Campus Commuter on Advantages and Disadvantages

A campus commuter recounts their opinions on driving to campus, its benefits, and some disadvantages while being in college.

Driving

Photo by why kei: By living so close to campus, I know the best places to hike, eat, shop, and do activities.

By Madison Miller | mmiller190@radford.edu

Radford University is mixed with transfers, first-generation college students, alumni, on-campus students, and off-campus commuting students.

Students who commute to campus come from near and far or even live just a few streets over. I am a commuter myself.

I grew up in Christiansburg and just moved to Fairlawn this past year. I never thought anything of commuting until I realized it was strange that I was the only student in a class of 50 or more that grew up in the area.

[epq-quote align=”align-left”]In my first year here, I transferred in and I had told a classmate that I grew up just 15 minutes down the road. They thought that was so strange that I am a local.[/epq-quote]

In my first year here, I transferred in and I had told a classmate that I grew up just 15 minutes down the road. They thought that was so strange that I am a local.

Many of us graduated from Christiansburg High School that are currently attending the university.

Being a commuter saves a lot of money because I am not paying room and board for a dorm or for a food plan. Being a commuter is a plus in my opinion, especially since I am still close to my family and I do not have to wait for school breaks to see them.

Commuting is great because I am close to home, school, and my work, so I have the advantage of being more flexible.

Since I do live in the area, I kept the job that I have been at for a while. That gives me the added benefit of not having multiple different jobs throughout my college career.

Personally, it is a great feeling knowing I grew up right here in the New River Valley, and I am attending a university right in my backyard. I feel like I have an advantage because I know my way around the town.

[epq-quote align=”align-right”]Commuting is great because I am close to home, school, and my work, so I have the advantage of being more flexible.[/epq-quote]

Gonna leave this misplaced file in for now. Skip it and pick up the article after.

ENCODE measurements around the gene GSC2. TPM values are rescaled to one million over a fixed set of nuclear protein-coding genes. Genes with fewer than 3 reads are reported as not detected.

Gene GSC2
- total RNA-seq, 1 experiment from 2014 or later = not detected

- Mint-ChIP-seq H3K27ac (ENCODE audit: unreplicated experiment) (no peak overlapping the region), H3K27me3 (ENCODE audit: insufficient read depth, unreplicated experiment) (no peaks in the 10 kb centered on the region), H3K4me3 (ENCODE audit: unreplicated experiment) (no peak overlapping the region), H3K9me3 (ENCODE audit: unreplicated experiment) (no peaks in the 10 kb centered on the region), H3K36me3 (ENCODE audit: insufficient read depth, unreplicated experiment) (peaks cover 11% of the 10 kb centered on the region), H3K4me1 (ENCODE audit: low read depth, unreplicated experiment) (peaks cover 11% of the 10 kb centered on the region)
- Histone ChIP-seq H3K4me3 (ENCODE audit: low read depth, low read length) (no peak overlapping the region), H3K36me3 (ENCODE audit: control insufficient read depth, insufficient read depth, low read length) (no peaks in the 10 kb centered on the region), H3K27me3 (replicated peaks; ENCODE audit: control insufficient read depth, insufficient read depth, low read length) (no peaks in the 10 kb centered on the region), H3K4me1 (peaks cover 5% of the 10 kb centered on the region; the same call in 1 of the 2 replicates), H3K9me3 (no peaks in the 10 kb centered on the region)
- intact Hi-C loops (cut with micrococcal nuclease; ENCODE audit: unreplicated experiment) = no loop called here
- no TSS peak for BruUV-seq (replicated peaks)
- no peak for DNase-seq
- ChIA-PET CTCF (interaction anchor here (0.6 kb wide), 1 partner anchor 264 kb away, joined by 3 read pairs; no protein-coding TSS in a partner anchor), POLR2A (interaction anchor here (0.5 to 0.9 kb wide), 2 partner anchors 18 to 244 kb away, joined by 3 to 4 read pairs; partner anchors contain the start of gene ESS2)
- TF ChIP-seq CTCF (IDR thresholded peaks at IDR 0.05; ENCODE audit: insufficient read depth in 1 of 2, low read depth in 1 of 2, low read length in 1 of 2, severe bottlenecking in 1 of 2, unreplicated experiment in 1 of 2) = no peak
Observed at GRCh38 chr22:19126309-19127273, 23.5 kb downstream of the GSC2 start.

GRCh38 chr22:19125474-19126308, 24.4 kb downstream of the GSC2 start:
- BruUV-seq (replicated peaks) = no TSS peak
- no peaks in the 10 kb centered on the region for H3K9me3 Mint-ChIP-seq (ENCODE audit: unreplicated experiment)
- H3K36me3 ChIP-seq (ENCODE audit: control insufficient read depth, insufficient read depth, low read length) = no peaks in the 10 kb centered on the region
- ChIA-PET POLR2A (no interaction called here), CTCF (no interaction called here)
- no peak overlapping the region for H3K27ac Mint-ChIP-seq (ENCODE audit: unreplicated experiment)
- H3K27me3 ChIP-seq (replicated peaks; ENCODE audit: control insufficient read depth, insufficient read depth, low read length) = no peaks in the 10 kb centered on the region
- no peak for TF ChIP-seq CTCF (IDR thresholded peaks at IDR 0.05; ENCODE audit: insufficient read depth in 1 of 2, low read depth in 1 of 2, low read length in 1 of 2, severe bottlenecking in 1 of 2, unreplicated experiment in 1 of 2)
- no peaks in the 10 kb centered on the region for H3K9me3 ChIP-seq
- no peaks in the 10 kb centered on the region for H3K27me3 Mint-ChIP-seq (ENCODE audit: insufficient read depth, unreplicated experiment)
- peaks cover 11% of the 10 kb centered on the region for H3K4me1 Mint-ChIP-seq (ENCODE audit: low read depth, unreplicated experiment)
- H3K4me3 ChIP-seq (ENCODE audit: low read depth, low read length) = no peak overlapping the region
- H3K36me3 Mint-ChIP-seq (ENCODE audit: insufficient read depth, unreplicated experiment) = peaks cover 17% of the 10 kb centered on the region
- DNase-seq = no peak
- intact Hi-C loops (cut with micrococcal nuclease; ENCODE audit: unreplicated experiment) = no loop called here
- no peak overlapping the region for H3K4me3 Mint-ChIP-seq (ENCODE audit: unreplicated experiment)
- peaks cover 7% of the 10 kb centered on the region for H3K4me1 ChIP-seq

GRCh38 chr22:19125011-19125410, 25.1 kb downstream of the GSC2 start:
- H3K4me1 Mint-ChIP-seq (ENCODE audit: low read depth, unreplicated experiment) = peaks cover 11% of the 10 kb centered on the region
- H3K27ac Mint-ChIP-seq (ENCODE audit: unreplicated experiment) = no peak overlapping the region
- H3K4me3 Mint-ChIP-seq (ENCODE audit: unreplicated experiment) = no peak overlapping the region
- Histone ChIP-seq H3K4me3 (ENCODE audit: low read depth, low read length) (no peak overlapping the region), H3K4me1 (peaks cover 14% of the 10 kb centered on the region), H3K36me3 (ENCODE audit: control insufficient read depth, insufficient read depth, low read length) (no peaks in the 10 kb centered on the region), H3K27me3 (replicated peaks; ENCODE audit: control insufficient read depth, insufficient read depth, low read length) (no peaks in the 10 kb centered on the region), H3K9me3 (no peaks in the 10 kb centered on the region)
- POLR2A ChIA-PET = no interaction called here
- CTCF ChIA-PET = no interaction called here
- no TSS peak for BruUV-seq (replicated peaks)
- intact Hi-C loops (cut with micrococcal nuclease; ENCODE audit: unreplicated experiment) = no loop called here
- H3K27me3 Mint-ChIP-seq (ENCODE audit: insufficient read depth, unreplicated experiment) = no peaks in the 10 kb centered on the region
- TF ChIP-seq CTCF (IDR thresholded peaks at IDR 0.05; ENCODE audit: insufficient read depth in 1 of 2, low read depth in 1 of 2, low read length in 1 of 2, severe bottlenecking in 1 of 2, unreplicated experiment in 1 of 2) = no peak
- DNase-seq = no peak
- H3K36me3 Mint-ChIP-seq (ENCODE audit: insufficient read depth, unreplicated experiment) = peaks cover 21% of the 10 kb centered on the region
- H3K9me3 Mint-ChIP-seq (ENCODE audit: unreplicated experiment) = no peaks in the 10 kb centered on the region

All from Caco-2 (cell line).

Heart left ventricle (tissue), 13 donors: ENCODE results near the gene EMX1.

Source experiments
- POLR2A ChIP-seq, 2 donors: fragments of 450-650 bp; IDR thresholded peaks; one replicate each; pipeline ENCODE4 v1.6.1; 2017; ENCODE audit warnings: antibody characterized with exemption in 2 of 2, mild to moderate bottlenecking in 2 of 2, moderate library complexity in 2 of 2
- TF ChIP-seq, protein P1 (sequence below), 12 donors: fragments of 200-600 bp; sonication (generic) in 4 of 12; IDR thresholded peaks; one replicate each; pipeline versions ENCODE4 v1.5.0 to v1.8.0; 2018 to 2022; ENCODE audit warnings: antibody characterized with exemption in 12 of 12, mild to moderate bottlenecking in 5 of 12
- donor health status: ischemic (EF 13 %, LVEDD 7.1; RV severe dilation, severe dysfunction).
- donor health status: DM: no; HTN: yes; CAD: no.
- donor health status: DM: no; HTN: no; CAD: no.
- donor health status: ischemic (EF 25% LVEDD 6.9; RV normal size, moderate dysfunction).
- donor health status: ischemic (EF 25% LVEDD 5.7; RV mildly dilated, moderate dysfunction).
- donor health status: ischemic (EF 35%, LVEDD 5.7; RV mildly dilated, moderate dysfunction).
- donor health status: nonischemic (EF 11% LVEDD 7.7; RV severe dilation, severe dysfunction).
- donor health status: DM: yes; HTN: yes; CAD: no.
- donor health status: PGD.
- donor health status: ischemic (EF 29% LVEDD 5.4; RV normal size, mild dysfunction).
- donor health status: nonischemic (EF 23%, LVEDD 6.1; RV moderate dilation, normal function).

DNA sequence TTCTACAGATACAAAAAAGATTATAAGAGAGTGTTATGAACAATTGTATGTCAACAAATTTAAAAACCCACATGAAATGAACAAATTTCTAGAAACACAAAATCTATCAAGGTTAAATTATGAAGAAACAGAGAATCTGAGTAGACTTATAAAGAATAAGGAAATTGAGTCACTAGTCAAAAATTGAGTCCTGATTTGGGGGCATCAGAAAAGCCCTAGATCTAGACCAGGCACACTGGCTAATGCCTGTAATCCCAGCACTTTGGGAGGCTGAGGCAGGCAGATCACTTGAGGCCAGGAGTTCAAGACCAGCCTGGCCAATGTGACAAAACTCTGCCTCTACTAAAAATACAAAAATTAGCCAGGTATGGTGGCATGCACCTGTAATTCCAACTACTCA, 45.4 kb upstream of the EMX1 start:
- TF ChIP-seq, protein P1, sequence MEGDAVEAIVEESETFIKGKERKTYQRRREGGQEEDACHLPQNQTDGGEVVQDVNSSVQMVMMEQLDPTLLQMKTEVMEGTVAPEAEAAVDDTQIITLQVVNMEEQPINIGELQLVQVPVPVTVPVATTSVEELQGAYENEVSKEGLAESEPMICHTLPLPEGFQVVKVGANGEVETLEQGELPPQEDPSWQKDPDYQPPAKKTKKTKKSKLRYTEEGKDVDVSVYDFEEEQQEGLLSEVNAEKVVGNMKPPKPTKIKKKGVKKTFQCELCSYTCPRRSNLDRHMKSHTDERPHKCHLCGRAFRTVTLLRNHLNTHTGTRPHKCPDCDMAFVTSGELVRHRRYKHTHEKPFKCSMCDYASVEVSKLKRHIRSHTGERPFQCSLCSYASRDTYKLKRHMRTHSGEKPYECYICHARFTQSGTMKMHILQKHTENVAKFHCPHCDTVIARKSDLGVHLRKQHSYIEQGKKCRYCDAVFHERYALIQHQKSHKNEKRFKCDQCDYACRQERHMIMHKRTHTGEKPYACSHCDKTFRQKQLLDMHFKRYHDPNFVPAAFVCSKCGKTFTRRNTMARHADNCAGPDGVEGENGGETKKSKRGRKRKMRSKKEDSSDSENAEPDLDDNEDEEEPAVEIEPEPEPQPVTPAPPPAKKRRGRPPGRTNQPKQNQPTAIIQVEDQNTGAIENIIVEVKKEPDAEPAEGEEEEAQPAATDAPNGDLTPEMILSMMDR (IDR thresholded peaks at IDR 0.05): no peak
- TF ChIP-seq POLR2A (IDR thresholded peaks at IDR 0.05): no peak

By living so close to campus, I know the best places to hike, eat, shop, and do activities.

My bonds to family and high school friends are never broken by moving so far away either.

I grew up attending field trips that took us to campus to visit the science museum, as well. I had a sense of where most classes and buildings were with the advantage of attending these field trips over the years.

A graduate from Christiansburg High School, Jordan Owens, commutes to campus for classes as well.

“Most of my high school friends attend Radford, also commute, so it is not weird, but if I was alone it would be strange,” said Owens, a Middle School Education Major.

Owens also stated being a commuter does impact her college life by missing out on some things by not living on campus.

[epq-quote align=”align-left”]Owens also stated being a commuter does impact her college life by missing out on some things by not living on campus.[/epq-quote]

There are also disadvantages to commuting – paying for a parking pass, being late due to traffic, having to walk a further distance because of the few commuter lots around campus, not making a dorm friend, not being able to run home real quick to grab something, and not getting to explore a new area outside of my hometown are just a few examples.

Commuting does give you a sense of time management. Mainly by making sure there is plenty of time during your commute to get to class without having any bumps in the way to make you late.

If you live in the area and do not want to attend the college of your dreams just because it is just down the street, do it anyway!

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